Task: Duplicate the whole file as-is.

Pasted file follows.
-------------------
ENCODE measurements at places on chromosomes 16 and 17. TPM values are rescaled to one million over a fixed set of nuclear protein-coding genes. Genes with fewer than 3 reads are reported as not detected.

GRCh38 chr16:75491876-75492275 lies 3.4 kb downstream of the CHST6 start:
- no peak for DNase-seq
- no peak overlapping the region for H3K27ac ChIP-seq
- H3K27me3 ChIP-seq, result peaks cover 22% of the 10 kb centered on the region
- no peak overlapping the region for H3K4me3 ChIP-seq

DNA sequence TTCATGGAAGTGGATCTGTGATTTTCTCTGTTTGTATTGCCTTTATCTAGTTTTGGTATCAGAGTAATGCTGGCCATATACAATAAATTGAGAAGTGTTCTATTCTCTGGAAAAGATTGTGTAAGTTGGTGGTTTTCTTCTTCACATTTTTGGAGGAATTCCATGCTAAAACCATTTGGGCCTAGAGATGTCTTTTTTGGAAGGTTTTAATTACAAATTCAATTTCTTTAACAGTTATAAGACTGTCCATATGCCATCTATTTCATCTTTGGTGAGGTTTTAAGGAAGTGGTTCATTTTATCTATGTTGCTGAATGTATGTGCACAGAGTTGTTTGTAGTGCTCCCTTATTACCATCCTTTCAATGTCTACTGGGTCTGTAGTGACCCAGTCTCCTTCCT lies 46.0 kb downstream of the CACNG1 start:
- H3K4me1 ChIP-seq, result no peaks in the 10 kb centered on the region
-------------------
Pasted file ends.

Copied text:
ENCODE measurements at places on chromosomes 16 and 17. TPM values are rescaled to one million over a fixed set of nuclear protein-coding genes. Genes with fewer than 3 reads are reported as not detected.

GRCh38 chr16:75491876-75492275 lies 3.4 kb downstream of the CHST6 start:
- no peak for DNase-seq
- no peak overlapping the region for H3K27ac ChIP-seq
- H3K27me3 ChIP-seq, result peaks cover 22% of the 10 kb centered on the region
- no peak overlapping the region for H3K4me3 ChIP-seq

DNA sequence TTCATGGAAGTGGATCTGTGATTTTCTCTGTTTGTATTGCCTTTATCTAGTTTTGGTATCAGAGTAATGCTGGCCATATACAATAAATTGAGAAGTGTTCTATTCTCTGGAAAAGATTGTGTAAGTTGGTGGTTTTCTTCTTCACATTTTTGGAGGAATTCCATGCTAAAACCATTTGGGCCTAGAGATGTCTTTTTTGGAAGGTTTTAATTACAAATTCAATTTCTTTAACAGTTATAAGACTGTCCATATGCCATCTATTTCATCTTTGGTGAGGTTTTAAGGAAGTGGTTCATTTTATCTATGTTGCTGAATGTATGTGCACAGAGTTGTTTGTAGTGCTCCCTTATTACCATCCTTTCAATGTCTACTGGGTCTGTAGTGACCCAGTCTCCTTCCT lies 46.0 kb downstream of the CACNG1 start:
- H3K4me1 ChIP-seq, result no peaks in the 10 kb centered on the region